Definition of Godwin's law in English:

Godwin's law

noun

humorous
  • The theory that as an online discussion progresses, it becomes inevitable that someone or something will eventually be compared to Adolf Hitler or the Nazis, regardless of the original topic.

    ‘correcting others' errors, especially online, can quickly lead to invocations of Godwin's law’
    • ‘I look forward to the discussion my choices provoke and the number of irate emails I get before Godwin's Law comes into play.’
    • ‘The comments are your usual online argument that even borders on Godwin's Law.’
    • ‘That has to be a record for the longest period of time before Godwin's Law kicks in.’
    • ‘At the risk of being accused under Godwin's Law, I agree.’
    • ‘Yet more evidence that Godwin's Law extends well past the confines of the Internet.’
    • ‘Isn't that the lawyer's equivalent of Godwin's Law?’
    • ‘You know it's quite difficult to contain the impulse to break Godwin's Law when I read things like this.’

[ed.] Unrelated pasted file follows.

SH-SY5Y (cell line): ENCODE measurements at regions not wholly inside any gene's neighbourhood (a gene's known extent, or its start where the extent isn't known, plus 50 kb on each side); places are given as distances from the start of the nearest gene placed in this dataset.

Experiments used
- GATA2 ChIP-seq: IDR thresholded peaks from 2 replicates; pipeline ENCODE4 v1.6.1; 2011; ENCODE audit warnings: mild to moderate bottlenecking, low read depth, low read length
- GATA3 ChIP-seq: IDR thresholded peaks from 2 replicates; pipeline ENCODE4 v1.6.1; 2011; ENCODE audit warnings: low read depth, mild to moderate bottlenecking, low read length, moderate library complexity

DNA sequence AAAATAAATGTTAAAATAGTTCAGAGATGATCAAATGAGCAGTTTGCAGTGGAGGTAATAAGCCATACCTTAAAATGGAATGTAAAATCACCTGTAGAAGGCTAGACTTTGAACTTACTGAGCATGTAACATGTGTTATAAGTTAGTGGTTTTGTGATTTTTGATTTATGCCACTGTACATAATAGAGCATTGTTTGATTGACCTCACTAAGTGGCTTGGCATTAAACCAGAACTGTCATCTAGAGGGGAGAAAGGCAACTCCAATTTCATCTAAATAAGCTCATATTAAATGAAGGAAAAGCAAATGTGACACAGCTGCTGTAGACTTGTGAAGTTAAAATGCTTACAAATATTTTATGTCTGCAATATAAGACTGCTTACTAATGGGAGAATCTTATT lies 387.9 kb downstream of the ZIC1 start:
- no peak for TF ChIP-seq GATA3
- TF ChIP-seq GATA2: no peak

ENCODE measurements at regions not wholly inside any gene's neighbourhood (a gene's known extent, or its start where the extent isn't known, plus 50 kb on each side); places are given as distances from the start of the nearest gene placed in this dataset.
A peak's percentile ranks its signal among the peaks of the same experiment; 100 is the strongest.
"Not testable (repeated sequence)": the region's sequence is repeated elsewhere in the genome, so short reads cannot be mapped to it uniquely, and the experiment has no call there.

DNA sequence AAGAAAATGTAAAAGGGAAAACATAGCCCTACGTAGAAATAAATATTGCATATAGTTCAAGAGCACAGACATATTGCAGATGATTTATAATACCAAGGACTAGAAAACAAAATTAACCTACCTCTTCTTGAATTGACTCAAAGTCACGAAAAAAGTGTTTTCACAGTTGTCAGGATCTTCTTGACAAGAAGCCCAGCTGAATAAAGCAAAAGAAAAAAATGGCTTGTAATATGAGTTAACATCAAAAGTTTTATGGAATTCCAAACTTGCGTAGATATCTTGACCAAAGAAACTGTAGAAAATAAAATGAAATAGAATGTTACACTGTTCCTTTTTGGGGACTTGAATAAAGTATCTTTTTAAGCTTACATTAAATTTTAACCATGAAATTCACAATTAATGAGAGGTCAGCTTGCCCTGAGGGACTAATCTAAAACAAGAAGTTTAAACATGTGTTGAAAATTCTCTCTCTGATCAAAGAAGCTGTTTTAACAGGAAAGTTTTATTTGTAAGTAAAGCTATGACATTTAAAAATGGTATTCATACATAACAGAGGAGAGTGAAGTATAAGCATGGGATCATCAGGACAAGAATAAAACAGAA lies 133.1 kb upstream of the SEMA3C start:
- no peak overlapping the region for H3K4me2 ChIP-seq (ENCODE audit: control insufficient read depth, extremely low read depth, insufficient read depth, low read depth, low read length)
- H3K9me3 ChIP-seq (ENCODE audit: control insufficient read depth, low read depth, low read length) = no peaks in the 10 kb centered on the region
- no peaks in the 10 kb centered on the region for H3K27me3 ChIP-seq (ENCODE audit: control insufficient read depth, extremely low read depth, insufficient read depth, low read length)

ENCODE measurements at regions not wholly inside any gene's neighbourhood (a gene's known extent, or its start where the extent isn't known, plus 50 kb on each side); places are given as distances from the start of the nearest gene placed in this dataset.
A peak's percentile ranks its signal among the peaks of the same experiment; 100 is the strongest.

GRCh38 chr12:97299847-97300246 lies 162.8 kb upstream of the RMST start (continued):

• ‘Godwin's Law thus practically guarantees the existence of an upper bound on thread length in those groups.’
    • ‘If there were ever a perfect example of a blog post title that violates Godwin's law, I reckon this is it.’
    • ‘It was Godwin's law in action.’
    • ‘But there seems to be something there that turns normally intelligent, open-minded people rabid, with Godwin's Law coming into play at about the third post.’
    • ‘It used to be that any hope for a reasonable debate was ended the second anyone called someone else a "Nazi" (see Godwin's Law).’
    • ‘But I think I've already violated Godwin's Law enough for one week.’
    • ‘Do I get an extra point for being the first to invoke Godwin's Law?’
    • ‘We're about a heart-beat from Godwin's Law, here.’
    • ‘On second thoughts, stuff Godwin's Law: I will mention the war because it is thunderously relevant.’
    • ‘Godwin's Law has been invoked (again).’
    • ‘Sadly, he breaks Godwin's Law near the end.’
    • ‘But someone really ought to have warned him about Godwin's Law.’
    • ‘How do we talk about these things without running afoul of Godwin's Law?’

Origin

1990s: named after Mike Godwin (1956–), the US lawyer and author who originated the theory.